“All this Jesus said to the crowds in parables; indeed he said nothing to them without a parable.” (Matthew 13:34)
“He did not speak to them without a parable, but privately to his own disciples he explained everything.” (Mark 4:33)
“And when he was alone, those who were with him with the twelve asked him concerning the parables. And he said to them, `To you has been given the secret of the kingdom of God, but for those outside everything is in parables.’” (Mark 4:10-11)
Jesus: teacher and storyteller
Jesus was a teacher. During his lifetime his followers, opponents and even interested inquirers regularly addressed him as ‘teacher.’ His teaching involved a radical criticism of the conventional wisdom that lay at the core of the first-century Jewish social world. It remains a radical criticism of the conventional wisdom of twentieth-century America, including the Church of our day.
Jesus was also a master storyteller. He used stories and images in his teaching to make a point. The gospels are filled with his stories, metaphors, similes, proverbs, and even riddles. The parable is a type of story. The English word parable comes from the Greek word parabole, which means ‘to place along side.’ So a parable compares one thing to another. In the gospels, they are specifically used to compare some aspect of common, everyday life to some reality of the kingdom of God.
myths and parables
John Dominic Crossan has defined the parable as a story form that is the polar opposite of a myth. In this sense, a myth does not mean a story that is not true, or a story that is about gods and goddesses. Myths are the stories that we live by. They embody the conventional wisdom and the values of our culture. Myths create a sense of order in the world by turning randomness into pattern so that it is understandable.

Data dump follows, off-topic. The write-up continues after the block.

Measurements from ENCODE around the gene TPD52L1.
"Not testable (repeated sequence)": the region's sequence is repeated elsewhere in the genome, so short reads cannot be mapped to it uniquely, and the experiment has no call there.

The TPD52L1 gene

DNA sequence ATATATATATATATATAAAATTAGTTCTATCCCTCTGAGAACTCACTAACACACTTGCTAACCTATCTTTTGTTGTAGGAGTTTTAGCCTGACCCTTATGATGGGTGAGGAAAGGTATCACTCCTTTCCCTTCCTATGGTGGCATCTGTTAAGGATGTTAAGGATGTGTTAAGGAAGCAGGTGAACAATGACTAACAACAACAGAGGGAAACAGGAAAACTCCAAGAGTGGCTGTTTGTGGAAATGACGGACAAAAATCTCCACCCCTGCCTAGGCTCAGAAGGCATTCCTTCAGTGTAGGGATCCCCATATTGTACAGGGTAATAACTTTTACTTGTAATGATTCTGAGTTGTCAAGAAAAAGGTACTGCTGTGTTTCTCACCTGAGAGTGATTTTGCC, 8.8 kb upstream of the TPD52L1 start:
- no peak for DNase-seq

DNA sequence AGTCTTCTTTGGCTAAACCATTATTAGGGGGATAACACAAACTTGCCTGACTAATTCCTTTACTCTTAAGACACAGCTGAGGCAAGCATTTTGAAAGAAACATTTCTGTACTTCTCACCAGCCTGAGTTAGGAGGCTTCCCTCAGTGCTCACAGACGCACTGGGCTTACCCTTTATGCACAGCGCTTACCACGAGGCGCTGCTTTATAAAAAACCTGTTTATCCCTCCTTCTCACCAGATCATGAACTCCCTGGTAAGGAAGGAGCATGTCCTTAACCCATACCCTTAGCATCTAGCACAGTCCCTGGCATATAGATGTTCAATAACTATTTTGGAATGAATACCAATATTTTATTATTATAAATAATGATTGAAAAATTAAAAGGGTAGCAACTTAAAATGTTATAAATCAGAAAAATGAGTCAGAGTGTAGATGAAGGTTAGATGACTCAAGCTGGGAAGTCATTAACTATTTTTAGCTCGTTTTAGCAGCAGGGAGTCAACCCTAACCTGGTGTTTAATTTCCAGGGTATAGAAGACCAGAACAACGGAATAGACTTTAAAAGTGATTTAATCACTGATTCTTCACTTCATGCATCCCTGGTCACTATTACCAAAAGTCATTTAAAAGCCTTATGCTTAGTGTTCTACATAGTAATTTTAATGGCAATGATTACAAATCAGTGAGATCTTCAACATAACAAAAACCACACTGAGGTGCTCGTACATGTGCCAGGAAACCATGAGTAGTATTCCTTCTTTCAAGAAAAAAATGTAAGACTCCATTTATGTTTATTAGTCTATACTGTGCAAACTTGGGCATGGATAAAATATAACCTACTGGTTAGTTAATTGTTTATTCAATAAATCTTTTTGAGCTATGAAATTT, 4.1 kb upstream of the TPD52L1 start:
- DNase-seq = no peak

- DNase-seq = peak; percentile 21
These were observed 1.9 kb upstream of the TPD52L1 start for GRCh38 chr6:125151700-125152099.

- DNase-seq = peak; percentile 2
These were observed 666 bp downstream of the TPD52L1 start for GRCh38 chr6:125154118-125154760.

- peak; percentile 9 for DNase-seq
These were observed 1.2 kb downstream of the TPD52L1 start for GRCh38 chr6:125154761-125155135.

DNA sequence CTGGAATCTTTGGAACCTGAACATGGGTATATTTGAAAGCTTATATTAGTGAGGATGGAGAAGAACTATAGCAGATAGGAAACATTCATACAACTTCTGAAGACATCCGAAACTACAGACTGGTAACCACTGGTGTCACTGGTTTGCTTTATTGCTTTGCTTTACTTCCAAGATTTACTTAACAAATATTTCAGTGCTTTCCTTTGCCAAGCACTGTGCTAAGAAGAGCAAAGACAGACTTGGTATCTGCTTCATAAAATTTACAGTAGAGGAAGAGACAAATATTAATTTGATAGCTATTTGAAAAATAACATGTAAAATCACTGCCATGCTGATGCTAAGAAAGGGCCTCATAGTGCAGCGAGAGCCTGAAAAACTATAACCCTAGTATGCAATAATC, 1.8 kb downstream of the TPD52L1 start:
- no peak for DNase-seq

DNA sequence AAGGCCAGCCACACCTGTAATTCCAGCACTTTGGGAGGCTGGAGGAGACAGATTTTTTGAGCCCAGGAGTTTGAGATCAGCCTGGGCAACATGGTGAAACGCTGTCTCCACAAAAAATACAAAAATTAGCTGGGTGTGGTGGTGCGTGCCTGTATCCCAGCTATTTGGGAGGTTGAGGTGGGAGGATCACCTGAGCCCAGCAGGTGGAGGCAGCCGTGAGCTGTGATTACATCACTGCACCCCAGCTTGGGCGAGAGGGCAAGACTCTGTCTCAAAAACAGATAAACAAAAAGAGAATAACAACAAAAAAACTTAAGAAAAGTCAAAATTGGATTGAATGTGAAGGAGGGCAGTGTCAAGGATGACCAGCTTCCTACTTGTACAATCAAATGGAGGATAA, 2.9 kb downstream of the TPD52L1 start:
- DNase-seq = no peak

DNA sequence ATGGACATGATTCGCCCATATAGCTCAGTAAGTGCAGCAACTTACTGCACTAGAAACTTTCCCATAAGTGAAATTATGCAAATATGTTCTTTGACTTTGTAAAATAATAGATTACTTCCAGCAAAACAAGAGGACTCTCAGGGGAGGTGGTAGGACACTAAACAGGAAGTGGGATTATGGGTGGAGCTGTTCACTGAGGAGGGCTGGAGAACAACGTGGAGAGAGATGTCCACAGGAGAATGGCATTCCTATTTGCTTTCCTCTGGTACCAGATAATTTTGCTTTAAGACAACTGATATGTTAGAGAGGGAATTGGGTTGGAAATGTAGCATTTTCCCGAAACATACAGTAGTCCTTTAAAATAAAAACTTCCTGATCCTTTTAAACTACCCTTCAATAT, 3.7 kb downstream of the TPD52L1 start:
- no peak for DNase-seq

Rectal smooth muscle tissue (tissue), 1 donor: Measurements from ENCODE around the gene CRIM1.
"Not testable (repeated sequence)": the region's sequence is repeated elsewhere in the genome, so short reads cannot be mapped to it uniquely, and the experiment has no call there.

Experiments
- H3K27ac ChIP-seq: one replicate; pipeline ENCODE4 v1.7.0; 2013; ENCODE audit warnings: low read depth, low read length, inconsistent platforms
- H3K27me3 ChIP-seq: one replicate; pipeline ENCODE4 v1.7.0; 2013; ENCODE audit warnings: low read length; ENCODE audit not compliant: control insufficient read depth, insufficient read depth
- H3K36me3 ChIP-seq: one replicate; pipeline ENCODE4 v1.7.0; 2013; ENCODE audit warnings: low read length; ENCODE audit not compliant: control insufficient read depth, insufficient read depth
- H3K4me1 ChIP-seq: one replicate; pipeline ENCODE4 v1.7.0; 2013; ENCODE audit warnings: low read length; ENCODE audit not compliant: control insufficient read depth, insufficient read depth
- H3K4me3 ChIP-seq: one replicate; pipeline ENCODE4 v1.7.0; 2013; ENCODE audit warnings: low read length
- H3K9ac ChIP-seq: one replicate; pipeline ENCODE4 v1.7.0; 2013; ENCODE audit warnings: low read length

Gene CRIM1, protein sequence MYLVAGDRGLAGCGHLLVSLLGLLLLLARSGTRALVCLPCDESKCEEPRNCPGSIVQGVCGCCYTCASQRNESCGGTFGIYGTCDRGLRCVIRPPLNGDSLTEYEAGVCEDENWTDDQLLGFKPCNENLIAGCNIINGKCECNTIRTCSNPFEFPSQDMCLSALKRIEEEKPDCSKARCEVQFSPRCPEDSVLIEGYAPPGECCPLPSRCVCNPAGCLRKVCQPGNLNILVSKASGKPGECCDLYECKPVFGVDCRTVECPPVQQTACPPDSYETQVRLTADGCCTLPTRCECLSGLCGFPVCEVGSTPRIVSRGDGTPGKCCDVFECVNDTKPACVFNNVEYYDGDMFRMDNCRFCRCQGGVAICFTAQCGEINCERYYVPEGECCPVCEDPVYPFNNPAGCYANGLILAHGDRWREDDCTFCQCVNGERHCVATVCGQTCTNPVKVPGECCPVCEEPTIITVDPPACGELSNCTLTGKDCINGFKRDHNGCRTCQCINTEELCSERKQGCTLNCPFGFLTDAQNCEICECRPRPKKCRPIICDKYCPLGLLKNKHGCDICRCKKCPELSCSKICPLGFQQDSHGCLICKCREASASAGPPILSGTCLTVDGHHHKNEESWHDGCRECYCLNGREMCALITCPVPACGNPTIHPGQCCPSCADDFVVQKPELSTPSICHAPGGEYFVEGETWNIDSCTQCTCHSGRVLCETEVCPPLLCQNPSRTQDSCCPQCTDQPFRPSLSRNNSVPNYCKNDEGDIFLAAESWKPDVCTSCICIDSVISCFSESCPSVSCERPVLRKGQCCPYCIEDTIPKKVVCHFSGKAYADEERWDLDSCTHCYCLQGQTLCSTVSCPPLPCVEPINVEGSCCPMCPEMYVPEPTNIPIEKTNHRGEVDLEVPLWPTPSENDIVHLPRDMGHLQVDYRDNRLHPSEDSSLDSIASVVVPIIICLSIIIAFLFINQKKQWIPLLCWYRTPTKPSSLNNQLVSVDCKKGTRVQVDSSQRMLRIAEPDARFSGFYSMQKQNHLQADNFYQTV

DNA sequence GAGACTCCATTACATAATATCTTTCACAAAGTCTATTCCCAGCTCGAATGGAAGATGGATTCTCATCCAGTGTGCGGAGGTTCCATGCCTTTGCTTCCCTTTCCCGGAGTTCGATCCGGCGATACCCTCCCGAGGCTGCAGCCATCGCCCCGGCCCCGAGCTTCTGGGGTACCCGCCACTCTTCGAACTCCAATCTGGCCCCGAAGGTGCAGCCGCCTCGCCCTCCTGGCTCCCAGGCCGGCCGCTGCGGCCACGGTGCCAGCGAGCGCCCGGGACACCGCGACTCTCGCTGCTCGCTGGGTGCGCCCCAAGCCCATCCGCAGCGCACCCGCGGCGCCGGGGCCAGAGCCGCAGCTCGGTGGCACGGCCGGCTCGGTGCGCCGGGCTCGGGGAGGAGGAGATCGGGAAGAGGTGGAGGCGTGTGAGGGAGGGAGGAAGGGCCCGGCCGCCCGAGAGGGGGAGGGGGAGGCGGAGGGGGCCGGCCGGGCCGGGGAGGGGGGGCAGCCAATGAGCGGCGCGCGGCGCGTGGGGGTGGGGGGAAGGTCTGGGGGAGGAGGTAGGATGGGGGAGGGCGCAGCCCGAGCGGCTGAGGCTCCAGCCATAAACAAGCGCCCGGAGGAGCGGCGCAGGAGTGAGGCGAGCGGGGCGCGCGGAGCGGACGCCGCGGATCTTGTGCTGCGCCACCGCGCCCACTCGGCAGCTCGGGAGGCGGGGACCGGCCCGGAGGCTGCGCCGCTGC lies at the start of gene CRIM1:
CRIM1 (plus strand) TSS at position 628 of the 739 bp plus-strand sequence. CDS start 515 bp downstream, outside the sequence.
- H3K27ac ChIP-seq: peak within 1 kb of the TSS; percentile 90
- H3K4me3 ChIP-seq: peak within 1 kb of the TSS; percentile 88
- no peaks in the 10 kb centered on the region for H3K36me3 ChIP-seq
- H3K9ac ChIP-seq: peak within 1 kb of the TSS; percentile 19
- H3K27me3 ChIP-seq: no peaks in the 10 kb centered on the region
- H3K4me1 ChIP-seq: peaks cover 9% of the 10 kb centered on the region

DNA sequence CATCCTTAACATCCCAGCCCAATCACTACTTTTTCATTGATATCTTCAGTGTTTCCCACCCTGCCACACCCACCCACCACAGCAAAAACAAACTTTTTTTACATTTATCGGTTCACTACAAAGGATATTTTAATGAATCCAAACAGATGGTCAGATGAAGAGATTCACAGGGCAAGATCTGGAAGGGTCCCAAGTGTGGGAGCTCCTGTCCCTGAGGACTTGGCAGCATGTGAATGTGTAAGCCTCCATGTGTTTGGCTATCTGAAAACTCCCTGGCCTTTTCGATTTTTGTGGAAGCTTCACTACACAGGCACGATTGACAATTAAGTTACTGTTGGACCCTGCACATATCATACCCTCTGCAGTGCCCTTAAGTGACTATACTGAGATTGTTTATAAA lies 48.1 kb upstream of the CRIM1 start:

reversal of expectations
The function of parable is to challenge myths. Myth creates a worldview; parable undercuts that worldview. It does so by challenging the expectations raised in humankind by myth.
A structural analysis of a simple myth and a parable reveals the following structure:
To put it in the simplest terms, as human beings we come to expect certain givers to give good gifts to certain good receivers, and to give bad gifts to certain other receivers. The good gifts might be designated O+ (a positive object), and the bad gifts O- (a negative object). Similarly, the good receivers can be termed R+ and the bad receivers R-. Myth establishes and reinforces these expectations.
Imagine our surprise to find that the good object (O+) actually goes to a ‘bad’ receiver (R-) and the bad object (O-) to a ‘good’ receiver (R+) in some particular story. The reversal makes that story a parable because it entails a reversal of expectations. Myths establish and nourish a particular world in which contradictions and frustrations are reconciled; parables undermine that world by frustrating expectations and turning things upside down.